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Date: -- (:)
From: Mike Lin <mikelin@m...>
Subject: Re: [Caml-list] Re: Why OCaml **cks
I'll chip in here and say that as someone who does a lot of numerical
scientific computation (CRFs and M^3 networks for genome sequence analysis),
it would be really hard for me to justify structuring all my computations to
make them amenable to shared-memory parallelization in order to get a measly
2-8x speedup. In my field, I don't feel there are many major questions we
can't attack with a single core but we could if we could only do it 4x
faster.
If I really *need* to parallelize a computation, I usually need to do it
bigtime (100x, 1000x), and I use a compute farm. If I'm going to do the
nontrivial legwork of parallelization, I'd rather do it in such a way that
it can immediately scale to the compute farm when I find the multicore
speedup to be underwhelming - basically coarse-grain parallelization with
RPCs.
The multicore situation might be more interesting to me if/when, as
predicted, we see dozens or hundreds of cores on a single chip. But it seems
to me like coordinating shared-memory computations in that scenario is still
a rather active research area, from both hardware and software perspectives,
and whatever designs are out there at the moment for concurrent GCs etc.
might well end up being irrelevant. Similarly, except for a handful of major
products, scientific code doesn't have a very long shelf-life (you're just
trying to pump out data for your next paper), and anything I write now will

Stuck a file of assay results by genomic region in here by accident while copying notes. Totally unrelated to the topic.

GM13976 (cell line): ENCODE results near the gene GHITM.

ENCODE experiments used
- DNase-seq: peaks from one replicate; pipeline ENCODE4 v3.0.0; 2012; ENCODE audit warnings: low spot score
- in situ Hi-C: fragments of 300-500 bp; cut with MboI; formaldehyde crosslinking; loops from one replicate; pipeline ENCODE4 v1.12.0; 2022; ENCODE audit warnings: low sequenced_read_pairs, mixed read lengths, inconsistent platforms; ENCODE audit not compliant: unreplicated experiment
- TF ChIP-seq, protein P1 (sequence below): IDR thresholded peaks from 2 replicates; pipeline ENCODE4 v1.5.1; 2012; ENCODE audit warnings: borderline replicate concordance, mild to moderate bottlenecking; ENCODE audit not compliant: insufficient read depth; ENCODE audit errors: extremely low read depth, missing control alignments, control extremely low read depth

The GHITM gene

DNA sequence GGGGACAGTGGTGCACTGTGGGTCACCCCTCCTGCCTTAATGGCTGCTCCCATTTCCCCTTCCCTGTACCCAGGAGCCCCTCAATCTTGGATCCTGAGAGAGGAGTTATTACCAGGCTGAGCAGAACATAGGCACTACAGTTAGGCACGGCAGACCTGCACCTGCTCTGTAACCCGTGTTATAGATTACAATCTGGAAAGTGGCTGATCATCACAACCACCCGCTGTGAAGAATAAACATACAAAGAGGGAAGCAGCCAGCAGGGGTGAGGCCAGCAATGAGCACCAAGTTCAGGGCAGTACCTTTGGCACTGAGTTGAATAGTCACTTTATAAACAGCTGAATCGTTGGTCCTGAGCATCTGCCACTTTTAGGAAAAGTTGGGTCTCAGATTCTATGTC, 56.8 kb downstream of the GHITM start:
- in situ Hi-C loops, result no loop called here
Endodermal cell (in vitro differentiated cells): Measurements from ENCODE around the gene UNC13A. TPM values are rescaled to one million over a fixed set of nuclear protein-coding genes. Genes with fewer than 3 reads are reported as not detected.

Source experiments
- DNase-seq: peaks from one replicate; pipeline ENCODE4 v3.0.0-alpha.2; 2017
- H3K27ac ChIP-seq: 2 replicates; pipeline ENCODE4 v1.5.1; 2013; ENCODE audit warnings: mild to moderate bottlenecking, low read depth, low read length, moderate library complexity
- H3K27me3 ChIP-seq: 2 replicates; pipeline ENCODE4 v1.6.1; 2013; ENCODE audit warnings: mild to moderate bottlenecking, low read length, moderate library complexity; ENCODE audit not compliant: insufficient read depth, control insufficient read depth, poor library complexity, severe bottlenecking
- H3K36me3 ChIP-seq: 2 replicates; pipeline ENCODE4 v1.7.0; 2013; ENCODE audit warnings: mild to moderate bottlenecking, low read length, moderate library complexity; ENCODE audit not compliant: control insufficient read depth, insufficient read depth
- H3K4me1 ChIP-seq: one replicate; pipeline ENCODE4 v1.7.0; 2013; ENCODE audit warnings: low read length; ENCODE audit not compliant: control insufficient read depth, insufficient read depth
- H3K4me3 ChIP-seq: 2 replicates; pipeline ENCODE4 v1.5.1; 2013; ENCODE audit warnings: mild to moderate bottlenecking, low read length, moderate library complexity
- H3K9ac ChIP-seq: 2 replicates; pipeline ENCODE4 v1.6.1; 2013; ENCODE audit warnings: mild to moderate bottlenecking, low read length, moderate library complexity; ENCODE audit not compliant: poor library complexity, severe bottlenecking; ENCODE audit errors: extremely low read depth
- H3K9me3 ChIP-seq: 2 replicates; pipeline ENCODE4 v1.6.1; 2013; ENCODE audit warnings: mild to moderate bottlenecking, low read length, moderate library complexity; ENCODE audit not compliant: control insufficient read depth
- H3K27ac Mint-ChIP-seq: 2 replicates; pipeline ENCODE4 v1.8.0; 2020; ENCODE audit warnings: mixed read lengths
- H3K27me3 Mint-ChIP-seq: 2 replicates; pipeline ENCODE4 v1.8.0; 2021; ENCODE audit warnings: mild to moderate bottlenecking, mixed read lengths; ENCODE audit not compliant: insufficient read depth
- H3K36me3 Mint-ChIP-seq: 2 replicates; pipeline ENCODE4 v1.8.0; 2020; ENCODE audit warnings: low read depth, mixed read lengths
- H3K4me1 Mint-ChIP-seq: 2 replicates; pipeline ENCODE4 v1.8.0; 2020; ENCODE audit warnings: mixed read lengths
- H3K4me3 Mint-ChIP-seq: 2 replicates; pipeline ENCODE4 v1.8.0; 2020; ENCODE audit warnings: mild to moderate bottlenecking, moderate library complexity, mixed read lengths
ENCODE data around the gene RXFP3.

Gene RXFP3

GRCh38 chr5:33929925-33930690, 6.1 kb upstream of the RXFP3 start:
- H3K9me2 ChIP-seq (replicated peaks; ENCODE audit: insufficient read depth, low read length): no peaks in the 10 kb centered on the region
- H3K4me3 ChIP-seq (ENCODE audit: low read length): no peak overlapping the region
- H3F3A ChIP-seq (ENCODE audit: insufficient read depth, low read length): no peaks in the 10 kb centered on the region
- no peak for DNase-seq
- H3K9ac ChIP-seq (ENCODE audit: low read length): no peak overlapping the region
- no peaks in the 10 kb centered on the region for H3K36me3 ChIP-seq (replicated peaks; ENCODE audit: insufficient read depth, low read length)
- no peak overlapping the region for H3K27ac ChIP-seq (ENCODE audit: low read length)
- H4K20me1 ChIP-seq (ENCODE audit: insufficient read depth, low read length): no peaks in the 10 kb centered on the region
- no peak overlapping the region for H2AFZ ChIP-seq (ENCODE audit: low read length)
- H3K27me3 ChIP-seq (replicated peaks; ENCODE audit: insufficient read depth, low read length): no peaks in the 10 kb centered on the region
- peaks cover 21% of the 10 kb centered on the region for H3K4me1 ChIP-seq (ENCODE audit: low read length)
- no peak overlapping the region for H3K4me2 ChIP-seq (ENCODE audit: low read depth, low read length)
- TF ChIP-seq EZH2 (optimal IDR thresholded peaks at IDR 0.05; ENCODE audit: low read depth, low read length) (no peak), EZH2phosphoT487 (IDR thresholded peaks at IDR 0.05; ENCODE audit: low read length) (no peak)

be vastly obsoleted and long forgotten in 4-5 years. So I really don't worry
about this right now.

Now, if it were not only possible but really easy for me to do fine-grain
parallelization, like with OpenMP, Task Parallel Library, Cilk, etc., then
there'd be little reason for me not to take advantage of current multicores.
But again, it's not like this would enable me to attack all these problems
that I can't now. I don't doubt such problems exist, but they don't for me
(or really anyone I know). So, to me, OCaml's lack of shared-memory
concurrency is a shame but not a show-stopper.

-Mike Lin

PS. Apologies in advance, but I can never resist the urge to good-naturedly
hoist one by his own petard,
"I'm hard pressed to find a practically-important application that
will be better off with a concurrent GC..."
-Jon Harrop, 11 months ago
http://groups.google.com/group/comp.lang.functional/browse_thread/thread/a288a989c5cd6acb/50b6ca2607173c91

On Sat, May 10, 2008 at 10:51 AM, Ulf Wiger (TN/EAB) <ulf.wiger@ericsson.com>
wrote:

> Jon Harrop skrev:
>
>> On Friday 09 May 2008 19:17:30 Ulf Wiger wrote:
>>
>>> Jon Harrop skrev:
>>>
>>>>
>>>> Erlang is uniformly slow.
>>>>
>>> I don't see how you can say that. If you introduce the
>>> restriction that there can be only one CPU, then this
>>> might be true.
>>>
>>
>> On 1 CPU Erlang is currently ~5x slower in this context.
>>
>
> I thought "this context" for this thread was a blog article
> that discussed OCaml's weaknesses in general terms.
>
> Just looking at the default weighting of the shootout
> benchmarks, the Erlang/OCaml ratio is 3.17; excluding
> the only concurrency-related benchmark, where Erlang
> is 10.6x faster than OCaml, it's 4.0.
> (Not that I consider the shootout representative to the
> products we build...)
>
> > So even if we ignore the cost of message passing we know